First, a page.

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2019 Team Report: Washington Redskins

Offensive Philosophy

Head coach Jay Gruden primarily runs a West Coast Offense, but while the rest of the league has moved toward simplifying progressions, Gruden is at his best designing plays with multiple potential reads and relying on the quarterback to find the proper one. The scheme can be demanding on the quarterback, usually requires a lengthy transition period, and some have struggled to pick it up entirely, but when executed at a high level (such as under Kirk Cousins from 2015 to 2017 or Andy Dalton in 2013) it has proven effective.


Starter: Case Keenum
Backup(s): Dwayne Haskins [R], Colt McCoy, Alex Smith [INJ]

Starting QB: The team's quarterback situation deteriorated faster than a snowman in a heat wave. A year ago, the team parted ways with incumbent Kirk Cousins after a multi-year contract impasse and traded for veteran Alex Smith. Although Smith is four years older than Cousins, he'd built an impressive resume as the long-time starter in both San Francisco and Kansas City. Washington gave Smith a huge, multi-year extension in the process and cemented him as Jay Gruden's new field general for the foreseeable future. Unfortunately, the foreseeable future lasted just ten games as Smith suffered a gruesome leg injury the not only ended his season, but casts doubt about his NFL future. Veteran backup Colt McCoy suffered his own season-ending injury, which forced the team to sign and start, Mark Sanchez and Josh Johnson. Desperate times call for desperate measures, and Washington acquired Case Keenum from the Denver Broncos. Keenum was an abject failure in his one season in the Mile High City, but Washington hopes Keenum can return to his 2017 form when he led the Minnesota Vikings to the playoffs. Keenum will be asked to keep the huddle warm until rookie Dwayne Haskins is deemed ready to take over.

Backup QB: Washington fans have reason for hope as Dwayne Haskins, the 15th overall pick in the draft, becomes the heir apparent and should see the field sometime in 2019. Haskins (6-foot-3, 231 pounds) threw 50 touchdowns last season at Ohio State and returns to the D.C. area after growing up in Maryland. The pocket passer doesn't have a lot of starting experience, but he broke records at one of college's storied franchise and was considered the best quarterback prospect by many scouts - even though he was the third drafted in April. Haskins lacks speed and mobility and will need a clean pocket to excel, unlike many younger quarterbacks who are redefining the position with their legs. As a passer, Haskins shows a quick release, handles pressure well and surveys the field making the necessary progressions.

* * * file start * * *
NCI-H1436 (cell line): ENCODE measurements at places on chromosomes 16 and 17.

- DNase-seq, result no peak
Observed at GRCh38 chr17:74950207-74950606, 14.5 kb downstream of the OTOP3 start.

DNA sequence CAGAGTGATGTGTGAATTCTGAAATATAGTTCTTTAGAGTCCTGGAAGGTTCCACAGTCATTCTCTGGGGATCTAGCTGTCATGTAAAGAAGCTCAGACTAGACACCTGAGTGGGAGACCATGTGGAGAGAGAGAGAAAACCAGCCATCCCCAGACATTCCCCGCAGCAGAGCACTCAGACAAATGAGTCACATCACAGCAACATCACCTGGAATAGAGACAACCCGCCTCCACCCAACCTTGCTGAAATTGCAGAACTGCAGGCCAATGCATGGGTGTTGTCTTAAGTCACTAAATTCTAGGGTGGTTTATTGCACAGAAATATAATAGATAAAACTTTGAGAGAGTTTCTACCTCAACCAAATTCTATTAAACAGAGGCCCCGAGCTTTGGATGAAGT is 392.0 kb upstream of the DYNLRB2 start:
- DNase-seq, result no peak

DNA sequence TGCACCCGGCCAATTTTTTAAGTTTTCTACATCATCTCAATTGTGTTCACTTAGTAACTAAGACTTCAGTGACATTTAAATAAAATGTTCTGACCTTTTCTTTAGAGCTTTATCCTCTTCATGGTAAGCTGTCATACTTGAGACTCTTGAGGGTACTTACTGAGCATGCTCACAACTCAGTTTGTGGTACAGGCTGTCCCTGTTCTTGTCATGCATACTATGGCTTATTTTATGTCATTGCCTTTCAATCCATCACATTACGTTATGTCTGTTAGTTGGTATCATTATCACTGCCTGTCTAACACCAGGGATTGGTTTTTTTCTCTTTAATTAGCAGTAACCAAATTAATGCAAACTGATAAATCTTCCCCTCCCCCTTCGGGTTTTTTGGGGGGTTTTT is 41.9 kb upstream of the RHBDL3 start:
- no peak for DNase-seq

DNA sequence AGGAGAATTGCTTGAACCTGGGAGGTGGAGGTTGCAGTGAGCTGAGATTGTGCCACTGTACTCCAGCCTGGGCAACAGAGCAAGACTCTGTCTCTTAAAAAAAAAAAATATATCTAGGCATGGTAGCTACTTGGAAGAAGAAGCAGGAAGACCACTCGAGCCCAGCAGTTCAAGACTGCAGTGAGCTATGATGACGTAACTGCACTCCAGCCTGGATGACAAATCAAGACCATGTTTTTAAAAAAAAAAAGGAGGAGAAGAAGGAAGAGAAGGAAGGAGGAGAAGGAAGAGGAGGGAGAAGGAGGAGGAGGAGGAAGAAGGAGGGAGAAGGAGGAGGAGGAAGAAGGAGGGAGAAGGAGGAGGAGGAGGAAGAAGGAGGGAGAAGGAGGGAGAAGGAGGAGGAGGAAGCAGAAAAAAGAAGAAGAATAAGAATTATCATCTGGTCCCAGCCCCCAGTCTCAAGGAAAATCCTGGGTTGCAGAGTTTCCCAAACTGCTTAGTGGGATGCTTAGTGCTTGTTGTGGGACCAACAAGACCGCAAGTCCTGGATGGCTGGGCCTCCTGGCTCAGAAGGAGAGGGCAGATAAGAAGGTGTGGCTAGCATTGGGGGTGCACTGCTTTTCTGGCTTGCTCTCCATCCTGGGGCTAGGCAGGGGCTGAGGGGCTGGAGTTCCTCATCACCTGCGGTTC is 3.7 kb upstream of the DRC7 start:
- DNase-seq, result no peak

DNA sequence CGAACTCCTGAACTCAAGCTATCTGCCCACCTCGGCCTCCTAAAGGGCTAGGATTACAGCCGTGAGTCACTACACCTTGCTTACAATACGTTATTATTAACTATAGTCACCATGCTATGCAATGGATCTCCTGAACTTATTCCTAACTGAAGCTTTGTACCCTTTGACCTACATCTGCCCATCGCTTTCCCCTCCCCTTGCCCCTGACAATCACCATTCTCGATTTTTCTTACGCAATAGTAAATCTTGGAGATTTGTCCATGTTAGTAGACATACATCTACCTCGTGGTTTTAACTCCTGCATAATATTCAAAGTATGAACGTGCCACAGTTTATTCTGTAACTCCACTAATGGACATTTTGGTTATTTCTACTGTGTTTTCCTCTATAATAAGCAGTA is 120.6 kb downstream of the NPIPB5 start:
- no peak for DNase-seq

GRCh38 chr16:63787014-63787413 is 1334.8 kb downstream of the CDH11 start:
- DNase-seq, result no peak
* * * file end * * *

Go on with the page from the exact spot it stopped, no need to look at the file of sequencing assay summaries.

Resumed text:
Running Backs

Starter: Derrius Guice
Backup(s): Adrian Peterson, Bryce Love [R], Chris Thompson, Samaje Perine, Byron Marshall

Starting RB: Derrius Guice was the talk of the 2018 preseason, for his effusive personality off the field and his hard work and impressive work ethic on the field. Unfortunately, Guice tore his ACL in the preseason and missed the season. Rather than go with incumbent backups Samaje Perine and Rob Kelley, Washington threw a hail mary and signed 33-year old Adrian Peterson. Peterson, a future Hall of Famer, was coming off a lost 2017 where he ran for just 529 yards in ten games split between the New Orleans Saints and Arizona Cardinals. Most expected Peterson to be part of an uninspiring committee, but he proved the doubters wrong and delivered his eighth 1,000-yard season. Peterson started all 16 games, amassed 1,250 yards from scrimmage and scored eight touchdowns. It wasn't All-Pro production, but it was much better than anyone expected. Peterson re-signed this offseason but is slated to back up Guice as long as the young power back is 100% for training camp.

Backup RBs: Guice and Peterson should handle the bulk of snaps, but rookie Bryce Love also figures into the mix, particularly in 2020 and beyond. Love ran for 2,118 yards as a junior at Stanford in 2017, but his play tailed off in 2018 (166 rushes for 739 yards) before tearing his ACL late in the season. When healthy, Love's game complements Guice and could form a compelling one-two punch. For now, expect Love to get healthy and watch Guice and Peterson lead the way. Samaje Perine and Chris Thompson are capable of contributing, too. Perine graduated from the University of Oklahoma as the team's all-time leading rusher, but a slow start and inability to master the playbook landed him in Coach Gruden's doghouse - perhaps permanently. Thompson is a difference-making third-down back when healthy, but injuries have damned him throughout his career.


Wide Receivers

Starters: Paul Richardson, Josh Doctson
Backups: Trey Quinn, Kelvin Harmon [R], Terry McLaurin [R], Brian Quick, Darvin Kidsy, Jehu Chesson, Robert Davis